The Mirror in a Parent’s Eye

“Mirror, mirror on the wall, who’s the fairest of them all?” That’s the question of fairy tales. In real life, children ask, “Mirror, mirror in your eyes, am I worthy of your love?” and “Mirror, mirror in your eyes, please accept me-call me fine?” Children do not look at a mirror on a wall to determine their worth, they look into their parents’ eyes. They find their worth, lovability, and acceptance in the image they see reflected back to them from their parents. The reflection they see of themselves in our eyes becomes their personal identity.
·         Do your children look into your eyes and see disapproval and disregard more often than admiration? If so, they will come to believe they have no value, nothing to admire.
·         Do your children feel disrespected and ignored by you more often than adored by you? If so, they will come to see themselves as disrespected and disrespectful.
·         Do they see you avoid them or mock them more often than you praise them and compliment them? If so, they will come to see themselves as worthless.
·         Do your children see you spend more time with Sunday afternoon football or the Sunday paper than you spend with them? If so, they will see themselves as second rate and unacceptable.
If we want our children to see themselves as acceptable, valuable, beautiful, or lovable, the first step is to assure them that we see and treat them as acceptable, valuable, beautiful, and lovable. When our children look into the mirrors of our eyes, they need to see us reflect back delight, acceptance, pride, and an abiding love. Are the mirrors of your eyes polished and clear? Do they reflect the image you want your child to become? Here are nine suggestions to help you reflect a healthy image to your child.
      1.      Reflect caring for yourself. Get enough rest and eat a healthy diet. Living a healthy lifestyle assures that you have the energy and strength to reflect a healthy image of your child.
      2.      Reflect delight for your child. Remember how you felt at the moment of your child’s birth? Remember the delight and awe you experienced as a new life, your child, entered into the world? Recall that emotion and delight. Think about how much your child means to you. Consider the strengths and talents they possess. Allow yourself to remain awed at their life and abilities.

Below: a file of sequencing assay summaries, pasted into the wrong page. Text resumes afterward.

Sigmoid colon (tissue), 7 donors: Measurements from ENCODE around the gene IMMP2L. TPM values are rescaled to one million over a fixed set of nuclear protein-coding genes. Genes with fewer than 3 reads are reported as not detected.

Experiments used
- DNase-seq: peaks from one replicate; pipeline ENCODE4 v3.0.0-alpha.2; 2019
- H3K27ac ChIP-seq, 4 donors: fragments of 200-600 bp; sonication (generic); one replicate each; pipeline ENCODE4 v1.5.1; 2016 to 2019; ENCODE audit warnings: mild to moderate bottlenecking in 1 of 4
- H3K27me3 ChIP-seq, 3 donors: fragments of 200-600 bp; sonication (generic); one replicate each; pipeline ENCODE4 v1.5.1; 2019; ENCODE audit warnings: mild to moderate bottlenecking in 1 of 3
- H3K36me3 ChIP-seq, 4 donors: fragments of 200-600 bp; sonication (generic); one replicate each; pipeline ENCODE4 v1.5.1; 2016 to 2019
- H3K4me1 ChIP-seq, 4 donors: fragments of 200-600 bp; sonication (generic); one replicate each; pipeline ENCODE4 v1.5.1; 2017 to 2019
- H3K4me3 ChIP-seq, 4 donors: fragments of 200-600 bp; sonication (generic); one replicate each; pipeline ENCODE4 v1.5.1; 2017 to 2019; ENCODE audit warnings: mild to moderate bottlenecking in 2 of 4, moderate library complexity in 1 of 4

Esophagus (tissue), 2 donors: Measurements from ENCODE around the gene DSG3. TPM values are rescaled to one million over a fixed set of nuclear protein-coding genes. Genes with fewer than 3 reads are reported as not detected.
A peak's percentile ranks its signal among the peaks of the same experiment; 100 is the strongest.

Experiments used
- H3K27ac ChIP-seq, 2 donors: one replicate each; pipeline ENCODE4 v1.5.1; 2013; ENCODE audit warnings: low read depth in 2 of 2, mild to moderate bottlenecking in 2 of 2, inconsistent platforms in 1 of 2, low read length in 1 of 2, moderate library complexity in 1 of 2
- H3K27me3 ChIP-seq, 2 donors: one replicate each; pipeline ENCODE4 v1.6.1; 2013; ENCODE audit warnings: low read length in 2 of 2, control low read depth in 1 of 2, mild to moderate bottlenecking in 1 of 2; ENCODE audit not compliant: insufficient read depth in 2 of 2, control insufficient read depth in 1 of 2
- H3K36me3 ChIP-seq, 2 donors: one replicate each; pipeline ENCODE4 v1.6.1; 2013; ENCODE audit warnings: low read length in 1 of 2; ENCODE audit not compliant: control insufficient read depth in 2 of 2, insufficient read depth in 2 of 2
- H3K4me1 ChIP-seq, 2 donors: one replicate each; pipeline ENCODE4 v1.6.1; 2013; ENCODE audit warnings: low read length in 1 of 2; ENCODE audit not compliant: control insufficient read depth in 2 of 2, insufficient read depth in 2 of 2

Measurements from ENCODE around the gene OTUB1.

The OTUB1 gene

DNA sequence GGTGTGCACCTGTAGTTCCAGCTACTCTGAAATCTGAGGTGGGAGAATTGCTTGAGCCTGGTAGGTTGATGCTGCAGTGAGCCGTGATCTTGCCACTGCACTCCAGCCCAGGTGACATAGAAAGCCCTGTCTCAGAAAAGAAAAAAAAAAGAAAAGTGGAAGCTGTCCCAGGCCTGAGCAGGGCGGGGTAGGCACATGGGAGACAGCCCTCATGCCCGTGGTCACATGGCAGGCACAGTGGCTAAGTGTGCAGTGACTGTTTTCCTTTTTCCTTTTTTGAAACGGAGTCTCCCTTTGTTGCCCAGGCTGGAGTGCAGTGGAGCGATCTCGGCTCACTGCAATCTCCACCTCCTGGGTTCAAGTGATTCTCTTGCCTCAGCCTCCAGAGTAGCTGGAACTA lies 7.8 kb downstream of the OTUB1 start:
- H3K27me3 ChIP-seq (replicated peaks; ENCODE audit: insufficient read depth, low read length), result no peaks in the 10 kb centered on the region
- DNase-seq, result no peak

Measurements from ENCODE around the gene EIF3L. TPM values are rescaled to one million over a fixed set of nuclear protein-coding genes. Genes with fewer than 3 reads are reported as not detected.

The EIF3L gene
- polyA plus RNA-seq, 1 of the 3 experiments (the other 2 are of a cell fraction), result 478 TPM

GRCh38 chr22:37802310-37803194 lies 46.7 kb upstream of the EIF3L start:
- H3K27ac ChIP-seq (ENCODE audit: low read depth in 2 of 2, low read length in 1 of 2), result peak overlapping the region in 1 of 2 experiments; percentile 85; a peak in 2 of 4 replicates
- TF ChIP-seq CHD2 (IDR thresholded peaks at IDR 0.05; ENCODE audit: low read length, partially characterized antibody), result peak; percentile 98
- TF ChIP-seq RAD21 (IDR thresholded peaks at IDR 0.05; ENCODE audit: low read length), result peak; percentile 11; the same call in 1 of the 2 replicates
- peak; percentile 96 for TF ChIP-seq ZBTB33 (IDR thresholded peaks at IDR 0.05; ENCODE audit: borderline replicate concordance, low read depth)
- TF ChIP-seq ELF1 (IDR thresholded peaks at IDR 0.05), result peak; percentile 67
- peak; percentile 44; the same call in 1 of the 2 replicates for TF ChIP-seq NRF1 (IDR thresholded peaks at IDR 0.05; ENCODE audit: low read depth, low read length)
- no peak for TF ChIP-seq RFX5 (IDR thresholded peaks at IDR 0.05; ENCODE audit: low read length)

3.      Reflect interest in your child. When they come home from school, look up from the computer and greet them. Ask about their day. Let them see the sparkle of delight in your eyes as they tell you about their day.
      4.      Reflect pride in your child. Compliment them on a job well-done. Acknowledge their courage when they behave well in spite of peer pressure. Recognize the times that they obey you, especially when they disagree with the rule (such as curfew or “lights out”). Admire their character every chance you get.
5.      Reflect respect for your child. Make requests that include “please.” Offer a “thank you” when they complete a chore or get something you ask them to get. Remember to say “you’re welcome” when they express thanks to you. Open doors and let your children go through first. Listen respectfully. Speak graciously. 
6.      Reflect value for your child. Keep your promises. Let your child know that you value them enough to give them your time and attention. Pick them up without complaining after they spend time at a friend’s home. Have their friends over to your house and give them a snack.
7.      Reflect admiration for your child. Verbally express your love for your child. Say “I love you” sincerely and often. Admire your child’s beauty. Let them know that you believe they are attractive and point out one or two features you find most attractive.
8.      Reflect a belief in your child’s potential.  Tell them that you believe in them. Encourage them in their academics, hobbies, spiritual life, etc. Even when you discipline, do so with a belief that they can live up to the moral ideals and values of your family. Use discipline to teach them of their potential. Make sure you discipline them out of love, not anger. As you discipline, offer an alternative, positive behavior to replace the negative behavior exhibited.
9.      Reflect acceptance and approval of your child. Hug your child every day. Affirm your love for your child…even if you have to discipline them…especially when you have to discipline them. Talk about things that interest them, even if they do not interest you. Proclaim your love and pride in your child in front of others.

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